So for this week's list, I wanted to do a counter argument to the list I made about the most disgusting Russian foods. Because, honestly, the Russians make some absolutely amazing dishes that are seriously going to make me bedridden with obesity such that I'll have to be brought to the hospital via crane.
1. Tea. Russians never do anything without first letting it "steep" for a while in a cup of hot tea (see what I did there?). EVERY meal is ended with tea. And at first, I was sort of indifferent, because honestly, tea? I honestly thought it was really dumb, especially growing up with my parents always having decaf coffee after dinner. Now, I can't even believe my parents with their stupid decaf. "Seriously? Decaf? What's the point?" I mutter at them with my nose up in the air.
2. Borscht. Without borscht, I wouldn't have been able to name this blog something awesome. I was always skeptical about borscht, especially given that I'm not a beet lover, but there's something about the way that it's all put together with the cabbage, the beef, and the beets (not to mention pouring a mountain of sour cream in the soup) that makes me as crazy as a preteen girl at a Bieber concert.
3. Shashlik. I've discussed this before, but I've gotta mention it again because it's so imperative to my survival. Grilled pork butt. It's outstanding, and I've got a delicious man-crush on whoever created this non-gross method of eating butt.
4. Pirogi. You can't screw these up. It seems like whatever you put in a pirogi makes it the most delicious pirogi ever created. Eggs, bacon, meat, rice, vegetables, cherries, onions, whatever it is, they're outstanding. And the great part is that every family has a different recipe, so you've gotta try everyone's, and they're always competing for room in your stomach, which I can't complain about.
5. Golubtsy. I never heard of these before, but it's essentially beef and rice wrapped in cabbage, all boiled. Sounds a bit gross, and for those of you who don't like boiled vegetables, this wouldn't be for you (my wife is of your camp). But throw half a can of sour cream on top, and I'm living in "oh my god" land where all they play is James Brown. These are excellent.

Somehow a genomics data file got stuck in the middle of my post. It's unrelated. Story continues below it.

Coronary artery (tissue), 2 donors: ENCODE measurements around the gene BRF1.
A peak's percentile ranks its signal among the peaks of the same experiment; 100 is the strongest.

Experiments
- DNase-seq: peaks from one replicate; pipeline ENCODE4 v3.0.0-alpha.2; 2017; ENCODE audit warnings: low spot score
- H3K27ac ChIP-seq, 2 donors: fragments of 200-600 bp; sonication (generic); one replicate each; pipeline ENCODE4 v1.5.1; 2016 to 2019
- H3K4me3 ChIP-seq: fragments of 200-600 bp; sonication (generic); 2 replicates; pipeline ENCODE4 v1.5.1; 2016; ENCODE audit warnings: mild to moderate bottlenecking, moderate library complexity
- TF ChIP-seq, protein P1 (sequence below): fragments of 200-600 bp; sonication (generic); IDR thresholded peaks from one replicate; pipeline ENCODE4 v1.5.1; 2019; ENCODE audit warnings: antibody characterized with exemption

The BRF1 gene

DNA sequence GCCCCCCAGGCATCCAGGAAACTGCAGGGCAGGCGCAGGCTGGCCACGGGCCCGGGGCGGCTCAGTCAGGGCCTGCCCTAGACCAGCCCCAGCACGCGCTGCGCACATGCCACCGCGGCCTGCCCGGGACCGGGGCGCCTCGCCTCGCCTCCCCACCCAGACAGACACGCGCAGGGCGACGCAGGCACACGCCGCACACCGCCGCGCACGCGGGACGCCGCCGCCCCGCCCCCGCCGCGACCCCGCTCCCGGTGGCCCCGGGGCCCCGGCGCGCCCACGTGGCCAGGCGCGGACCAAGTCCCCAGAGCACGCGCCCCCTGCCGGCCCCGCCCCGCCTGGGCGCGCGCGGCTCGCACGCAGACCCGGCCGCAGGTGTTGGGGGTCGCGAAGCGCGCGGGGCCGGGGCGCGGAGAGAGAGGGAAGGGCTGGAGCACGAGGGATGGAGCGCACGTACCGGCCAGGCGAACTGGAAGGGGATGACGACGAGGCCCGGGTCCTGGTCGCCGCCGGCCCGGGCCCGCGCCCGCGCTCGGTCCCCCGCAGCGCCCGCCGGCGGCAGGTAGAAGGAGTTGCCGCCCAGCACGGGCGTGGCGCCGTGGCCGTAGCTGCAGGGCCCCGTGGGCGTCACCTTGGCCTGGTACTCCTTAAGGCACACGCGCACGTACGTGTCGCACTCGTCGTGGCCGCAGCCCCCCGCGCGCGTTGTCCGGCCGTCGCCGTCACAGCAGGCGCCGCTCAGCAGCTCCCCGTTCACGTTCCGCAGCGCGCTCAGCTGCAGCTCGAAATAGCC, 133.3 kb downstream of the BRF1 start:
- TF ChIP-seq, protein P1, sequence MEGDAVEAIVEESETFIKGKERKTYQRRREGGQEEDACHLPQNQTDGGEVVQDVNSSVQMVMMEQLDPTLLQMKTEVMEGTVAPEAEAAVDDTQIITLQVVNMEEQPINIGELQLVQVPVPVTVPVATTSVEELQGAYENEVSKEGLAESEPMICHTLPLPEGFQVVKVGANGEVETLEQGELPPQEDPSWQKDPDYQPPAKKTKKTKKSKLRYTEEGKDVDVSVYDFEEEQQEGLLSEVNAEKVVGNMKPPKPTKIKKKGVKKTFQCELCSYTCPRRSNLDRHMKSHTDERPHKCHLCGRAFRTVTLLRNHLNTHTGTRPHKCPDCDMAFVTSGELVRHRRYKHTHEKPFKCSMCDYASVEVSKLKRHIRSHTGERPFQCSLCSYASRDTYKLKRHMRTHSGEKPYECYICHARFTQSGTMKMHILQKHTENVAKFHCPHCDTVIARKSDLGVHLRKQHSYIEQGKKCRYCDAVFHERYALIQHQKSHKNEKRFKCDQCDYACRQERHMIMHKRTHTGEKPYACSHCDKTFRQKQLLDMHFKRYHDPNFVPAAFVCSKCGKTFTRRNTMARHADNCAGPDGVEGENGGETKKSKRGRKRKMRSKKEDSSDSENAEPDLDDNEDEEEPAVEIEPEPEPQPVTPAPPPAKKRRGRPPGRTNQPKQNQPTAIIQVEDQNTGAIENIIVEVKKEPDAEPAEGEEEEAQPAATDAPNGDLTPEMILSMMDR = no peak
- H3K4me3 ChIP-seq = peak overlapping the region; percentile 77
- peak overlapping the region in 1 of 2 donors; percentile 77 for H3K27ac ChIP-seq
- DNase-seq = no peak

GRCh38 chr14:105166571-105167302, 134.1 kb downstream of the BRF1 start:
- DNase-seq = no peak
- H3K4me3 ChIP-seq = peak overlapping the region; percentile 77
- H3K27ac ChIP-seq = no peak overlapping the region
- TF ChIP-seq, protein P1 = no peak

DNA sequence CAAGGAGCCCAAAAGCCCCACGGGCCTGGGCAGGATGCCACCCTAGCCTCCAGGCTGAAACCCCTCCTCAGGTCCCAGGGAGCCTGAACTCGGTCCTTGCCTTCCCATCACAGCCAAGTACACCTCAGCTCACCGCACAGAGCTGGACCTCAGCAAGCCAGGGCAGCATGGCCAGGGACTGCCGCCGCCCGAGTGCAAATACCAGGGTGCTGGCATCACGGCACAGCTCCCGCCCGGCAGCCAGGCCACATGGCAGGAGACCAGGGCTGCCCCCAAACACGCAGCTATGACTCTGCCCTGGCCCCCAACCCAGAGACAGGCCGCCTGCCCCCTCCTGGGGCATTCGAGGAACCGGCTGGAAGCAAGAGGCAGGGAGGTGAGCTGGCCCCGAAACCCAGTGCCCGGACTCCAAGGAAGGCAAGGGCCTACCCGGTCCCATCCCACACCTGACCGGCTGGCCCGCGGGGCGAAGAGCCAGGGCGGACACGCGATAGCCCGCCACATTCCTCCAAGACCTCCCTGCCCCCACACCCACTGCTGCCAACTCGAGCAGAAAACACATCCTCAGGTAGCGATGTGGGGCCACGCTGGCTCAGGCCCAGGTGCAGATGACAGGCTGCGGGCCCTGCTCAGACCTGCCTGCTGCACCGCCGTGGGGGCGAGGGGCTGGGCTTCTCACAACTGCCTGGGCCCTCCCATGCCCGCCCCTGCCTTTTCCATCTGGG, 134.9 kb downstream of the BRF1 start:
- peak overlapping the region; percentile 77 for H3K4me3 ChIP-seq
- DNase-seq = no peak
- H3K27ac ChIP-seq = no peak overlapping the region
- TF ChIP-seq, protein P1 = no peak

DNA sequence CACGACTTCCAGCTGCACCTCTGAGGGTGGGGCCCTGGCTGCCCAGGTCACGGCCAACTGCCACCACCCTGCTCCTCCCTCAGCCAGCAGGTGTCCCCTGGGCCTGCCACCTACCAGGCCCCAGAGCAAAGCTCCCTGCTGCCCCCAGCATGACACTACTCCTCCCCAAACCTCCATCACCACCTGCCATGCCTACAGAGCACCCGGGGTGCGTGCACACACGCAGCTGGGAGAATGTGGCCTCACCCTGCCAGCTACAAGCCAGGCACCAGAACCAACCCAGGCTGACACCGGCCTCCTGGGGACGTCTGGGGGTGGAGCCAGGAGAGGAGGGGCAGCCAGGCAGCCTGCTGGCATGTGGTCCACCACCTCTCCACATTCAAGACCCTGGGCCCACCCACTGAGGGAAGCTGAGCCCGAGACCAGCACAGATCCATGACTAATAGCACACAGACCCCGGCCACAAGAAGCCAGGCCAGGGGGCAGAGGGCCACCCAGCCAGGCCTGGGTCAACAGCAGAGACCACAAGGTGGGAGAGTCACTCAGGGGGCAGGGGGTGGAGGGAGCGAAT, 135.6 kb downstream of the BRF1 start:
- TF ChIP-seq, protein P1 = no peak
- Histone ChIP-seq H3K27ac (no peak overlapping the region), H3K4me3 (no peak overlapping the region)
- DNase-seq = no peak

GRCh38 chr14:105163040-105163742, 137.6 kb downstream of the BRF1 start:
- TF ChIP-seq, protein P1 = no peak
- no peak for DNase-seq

6. Olivie - This is the quintessential Russian Salad, and like pirogis, every family has their own recipe. For my in-laws, they do potatoes, pickles, bologna, and eggs, all nearly swimming in mayonnaise. But there are families who do it with chicken, or who add carrots, or any number of variations. If it were up to me, we'd substitute our bed for a giant bowl of olivie and eat while we sleep. Yeah, it's that good.
7. Salads. Russians don't believe in lettuce. I mean, some will use a tiny bit, but normally, Russian salads are nothing like American salads, which are usually 90% lettuce. When my wife and her family make salads, they're made of two cucumbers, two tomatoes, and half an onion. And that's it. Also, they don't believe in any salad dressing other than oil and vinegar. I used to be annoyed by the whole "no dressing" thing, but now, there's nothing better on a hot summer night than one of these light and delicious salads made with just the best parts of the salads.
8. Napoleon. Oh god, Russians do desserts right. And this particular cake is the best cake I think I've ever had. The only problem: it takes 2 days to make. Essentially, it's a cake made of both sour cream and whipped cream, with maybe 25 or 30 paper thin layers with the cream smothered in between each layer. In the end, it's about eight or nine inches tall (depending on how many layers you make) and it lasts about thirty seconds. Once you put it on the table, it's a madhouse. I've personally lost two fingers to Napoleon related injuries.
9. Dill. An herb the Americans give little attention to that the Russians will put on ANYTHING. I don't blame them though, it adds a seriously fresh and amazing aroma and taste that I think a lot of American foods are missing.
10. Zharkoye. This is a strange dish, and is sort of the Russian version of the spanish paella. It's chicken wings (or some other meat, but my in-laws use chicken wings) braised with a magical sauce of carrots, onions, and water - all mixed in with potatoes. I still have no idea how it's done, even though I've helped make it dozens of times. All I know is that it's outstanding.
So if you're ever able to get access to a Russian household, please, please, please ask for these ten things - I promise you that you won't be disappointed.